# Temperature and Thermal Energy Chapter 15

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Temperature and Thermal Energy Chapter 15

What is temperature? Temperature : What is temperature? The measure of the average value of the kinetic energy of the molecules in random motion. The temperature of a substance depends on how fast its molecules are moving. The more kinetic energy the molecules have, the higher the temperature. Thermal Expansion: When the temperature of an object is increased, its molecules speed up and tend to move further apart. This causes the object to expand. Section 1

Measuring Temperature
Measuring Temperature: thermometers use the expansion and contraction of materials to measure temperature. Temperature Scales: Fahrenheit: freezing 32°, boiling 212° There are 180 equal degrees on the F scale Celsius: freezing 0°, boiling 100° There are 100 degrees on the C scale Degrees on the Celsius scale are bigger than those on the Fahrenheit scale. *Imagine that clothing requirements change every 10 degrees on the Celsius scale from 0° to 30°. At 0°C, you will need a winter coat. At 10°C, you will need only a jacket. At 20°C, a long sleeved shirt is enough, and at 30°C, shorts and a t-shirt will be most comfortable. Section 1

Measuring Temperature
Converting Fahrenheit and Celsius °F to °C: °C= (5/9)(°F-32) °C to °F: °F=(9/5)(°C) +32 Kelvin Scale 0 K is the lowest temperature an object can have on this scale. 0 K is known as absolute zero. K = °C + 273 *Absolute zero molecules still have vibrational energy known as zero point energy. Section 1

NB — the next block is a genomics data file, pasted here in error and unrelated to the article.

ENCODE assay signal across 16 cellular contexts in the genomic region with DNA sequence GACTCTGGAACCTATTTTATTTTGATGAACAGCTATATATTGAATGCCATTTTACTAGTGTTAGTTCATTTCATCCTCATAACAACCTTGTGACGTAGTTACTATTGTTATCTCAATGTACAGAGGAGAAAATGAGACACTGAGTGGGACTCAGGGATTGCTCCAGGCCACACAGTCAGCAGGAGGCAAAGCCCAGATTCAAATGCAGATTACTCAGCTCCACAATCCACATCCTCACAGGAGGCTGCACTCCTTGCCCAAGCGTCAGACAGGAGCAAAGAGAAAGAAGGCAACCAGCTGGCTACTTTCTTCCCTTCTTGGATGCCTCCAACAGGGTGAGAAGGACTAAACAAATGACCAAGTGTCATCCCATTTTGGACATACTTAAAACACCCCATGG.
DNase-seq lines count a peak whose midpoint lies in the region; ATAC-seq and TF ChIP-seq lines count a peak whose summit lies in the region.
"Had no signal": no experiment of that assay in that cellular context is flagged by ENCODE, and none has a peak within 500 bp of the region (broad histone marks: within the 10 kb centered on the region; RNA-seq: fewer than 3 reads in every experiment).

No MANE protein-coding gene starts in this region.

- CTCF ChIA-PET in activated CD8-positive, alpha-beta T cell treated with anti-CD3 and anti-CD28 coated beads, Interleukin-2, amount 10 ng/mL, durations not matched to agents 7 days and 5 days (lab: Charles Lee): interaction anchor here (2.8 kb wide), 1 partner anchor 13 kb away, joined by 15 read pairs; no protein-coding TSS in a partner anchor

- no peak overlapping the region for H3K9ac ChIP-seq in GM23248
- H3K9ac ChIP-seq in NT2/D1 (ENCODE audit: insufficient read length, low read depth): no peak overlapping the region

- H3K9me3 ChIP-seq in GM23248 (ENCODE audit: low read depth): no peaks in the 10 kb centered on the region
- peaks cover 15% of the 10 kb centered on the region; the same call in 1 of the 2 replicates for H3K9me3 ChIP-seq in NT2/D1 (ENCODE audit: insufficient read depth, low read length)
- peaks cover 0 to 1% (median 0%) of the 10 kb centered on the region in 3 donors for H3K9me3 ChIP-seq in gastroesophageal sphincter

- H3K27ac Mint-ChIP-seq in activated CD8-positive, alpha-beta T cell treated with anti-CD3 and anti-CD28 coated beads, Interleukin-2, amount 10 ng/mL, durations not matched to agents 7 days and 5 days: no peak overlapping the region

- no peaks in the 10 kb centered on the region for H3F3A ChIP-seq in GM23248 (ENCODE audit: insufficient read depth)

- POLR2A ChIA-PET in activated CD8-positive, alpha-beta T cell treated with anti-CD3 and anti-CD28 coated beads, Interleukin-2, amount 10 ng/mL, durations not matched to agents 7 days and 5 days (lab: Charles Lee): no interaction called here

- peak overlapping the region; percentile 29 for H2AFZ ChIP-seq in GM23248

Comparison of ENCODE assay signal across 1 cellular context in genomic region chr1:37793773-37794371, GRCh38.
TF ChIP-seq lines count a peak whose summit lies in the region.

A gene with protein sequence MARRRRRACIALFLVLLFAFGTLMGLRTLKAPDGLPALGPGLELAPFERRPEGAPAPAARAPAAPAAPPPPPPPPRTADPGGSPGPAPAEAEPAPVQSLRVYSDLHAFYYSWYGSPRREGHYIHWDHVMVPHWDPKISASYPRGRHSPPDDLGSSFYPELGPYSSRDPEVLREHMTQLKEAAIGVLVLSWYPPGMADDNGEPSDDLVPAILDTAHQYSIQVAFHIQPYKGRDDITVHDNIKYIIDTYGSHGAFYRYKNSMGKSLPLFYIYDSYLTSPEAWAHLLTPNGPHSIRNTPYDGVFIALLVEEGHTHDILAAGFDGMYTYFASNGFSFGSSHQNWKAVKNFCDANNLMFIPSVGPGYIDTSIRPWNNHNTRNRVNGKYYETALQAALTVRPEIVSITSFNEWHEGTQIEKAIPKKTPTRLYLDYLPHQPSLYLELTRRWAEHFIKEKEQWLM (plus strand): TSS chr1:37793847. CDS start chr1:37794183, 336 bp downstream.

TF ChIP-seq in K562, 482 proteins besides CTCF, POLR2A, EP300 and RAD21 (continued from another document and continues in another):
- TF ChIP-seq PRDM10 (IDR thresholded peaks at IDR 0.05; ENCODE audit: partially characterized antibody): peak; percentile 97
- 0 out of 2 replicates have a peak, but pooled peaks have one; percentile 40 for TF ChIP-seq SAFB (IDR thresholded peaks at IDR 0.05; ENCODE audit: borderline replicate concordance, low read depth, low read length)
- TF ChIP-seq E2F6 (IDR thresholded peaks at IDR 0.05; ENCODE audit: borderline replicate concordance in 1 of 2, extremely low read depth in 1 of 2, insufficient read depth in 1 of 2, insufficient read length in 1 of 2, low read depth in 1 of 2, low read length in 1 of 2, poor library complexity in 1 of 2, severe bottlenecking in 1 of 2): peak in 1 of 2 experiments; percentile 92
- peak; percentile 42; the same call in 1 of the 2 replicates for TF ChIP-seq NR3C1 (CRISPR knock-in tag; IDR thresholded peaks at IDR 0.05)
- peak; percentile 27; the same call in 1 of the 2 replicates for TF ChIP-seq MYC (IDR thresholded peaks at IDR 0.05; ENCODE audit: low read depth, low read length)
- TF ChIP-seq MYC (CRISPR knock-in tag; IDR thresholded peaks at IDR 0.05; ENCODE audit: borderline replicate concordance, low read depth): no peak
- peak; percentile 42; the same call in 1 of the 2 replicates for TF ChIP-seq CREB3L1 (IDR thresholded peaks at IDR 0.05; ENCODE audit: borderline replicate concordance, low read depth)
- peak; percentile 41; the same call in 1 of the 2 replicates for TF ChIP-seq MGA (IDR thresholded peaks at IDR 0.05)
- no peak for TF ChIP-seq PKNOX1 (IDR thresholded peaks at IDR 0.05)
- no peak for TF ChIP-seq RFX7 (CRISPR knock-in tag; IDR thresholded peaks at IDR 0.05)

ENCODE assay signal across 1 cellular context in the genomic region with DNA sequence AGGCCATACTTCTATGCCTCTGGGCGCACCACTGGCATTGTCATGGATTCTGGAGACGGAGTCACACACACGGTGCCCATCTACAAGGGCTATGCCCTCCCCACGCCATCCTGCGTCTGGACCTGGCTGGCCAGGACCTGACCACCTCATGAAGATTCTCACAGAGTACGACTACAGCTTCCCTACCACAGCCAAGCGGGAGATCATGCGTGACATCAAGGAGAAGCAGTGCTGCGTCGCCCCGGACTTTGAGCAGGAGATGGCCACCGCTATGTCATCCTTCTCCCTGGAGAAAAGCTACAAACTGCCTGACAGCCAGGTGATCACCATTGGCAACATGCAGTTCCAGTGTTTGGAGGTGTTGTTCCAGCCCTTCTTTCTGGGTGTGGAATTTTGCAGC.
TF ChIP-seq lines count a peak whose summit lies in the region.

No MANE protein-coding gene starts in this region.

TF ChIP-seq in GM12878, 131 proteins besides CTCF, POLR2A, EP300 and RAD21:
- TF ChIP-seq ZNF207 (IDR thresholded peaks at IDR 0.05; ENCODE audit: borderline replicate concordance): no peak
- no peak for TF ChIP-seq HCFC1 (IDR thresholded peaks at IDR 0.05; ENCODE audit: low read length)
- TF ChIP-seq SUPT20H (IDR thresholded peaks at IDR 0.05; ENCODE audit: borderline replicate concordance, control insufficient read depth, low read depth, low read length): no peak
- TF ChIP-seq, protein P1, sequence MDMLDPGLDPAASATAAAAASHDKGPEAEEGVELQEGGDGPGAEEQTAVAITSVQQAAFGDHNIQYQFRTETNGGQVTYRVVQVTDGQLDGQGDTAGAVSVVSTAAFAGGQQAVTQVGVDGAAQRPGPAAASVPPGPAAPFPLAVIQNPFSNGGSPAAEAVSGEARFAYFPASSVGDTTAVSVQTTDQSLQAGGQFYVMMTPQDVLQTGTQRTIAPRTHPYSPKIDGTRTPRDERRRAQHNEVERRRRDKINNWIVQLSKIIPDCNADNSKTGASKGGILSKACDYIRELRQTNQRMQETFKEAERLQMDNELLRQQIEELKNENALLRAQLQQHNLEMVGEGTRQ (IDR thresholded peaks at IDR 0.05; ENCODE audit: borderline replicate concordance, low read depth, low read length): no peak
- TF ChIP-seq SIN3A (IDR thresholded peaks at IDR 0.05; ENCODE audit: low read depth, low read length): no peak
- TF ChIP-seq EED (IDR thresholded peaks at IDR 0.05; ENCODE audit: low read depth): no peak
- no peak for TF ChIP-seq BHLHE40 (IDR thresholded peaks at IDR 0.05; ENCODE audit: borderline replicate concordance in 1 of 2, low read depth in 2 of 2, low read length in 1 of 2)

Thermal Energy Thermal Energy- The sum of the kinetic and potential energy of all the molecules in an object. Potential Energy of Molecules: The molecules in a material have potential energy. As the molecules get closer together or further apart, their potential energy changes. Increasing Thermal Energy: more molecules, more thermal energy. Section 1

Heat and Thermal Energy 15.2
Heat is the transfer of thermal energy from one object to another when the objects are at different temperatures. The amount of thermal energy depends on the difference in temperature between the two objects. Thermal energy gets transferred between two objects until both are the same temperature. Section 2

Transfer of Thermal Energy
When thermal energy is transferred, it always moves from warmer to cooler objects. The warmer object loses thermal energy and becomes cooler as the cooler object gains thermal energy and becomes warmer. The transfer of thermal energy can occur in three ways: Conduction Radiation Convection Section 2

Conduction Conduction is the transfer of thermal energy by direct contact. Conduction occurs when the particles in a material collide with neighboring particles. Example: an ice cube melts in your hand because of conduction. The faster moving molecules in your warm hand bump against the slower moving molecules in the cold ice. Conduction occurs more easily in solids and liquids where atoms and molecules are close together.

Radiation Thermal energy transfer by radiation occurs when energy is transferred by electromagnetic waves. The transfer of thermal energy by radiation can occur in empty space, as well as in solids, liquids, and gases. Example: thermal energy is transferred from the Sun to Earth by radiation. Section 2

Convection Convection is the transfer of thermal energy by the movement of atoms or molecules from one part of a material to another. Example: as a pot of water is heated, thermal energy is transferred by convection. Section 2

Thermal Conductors A conductor is any material that easily transfers thermal energy. Some materials are good conductors because of the types of atoms or chemical compounds they contain. Metals such as gold and copper are examples of good conductors. Metals are made up of loosely held electrons that bump into other atoms and help transfer thermal energy. Section 2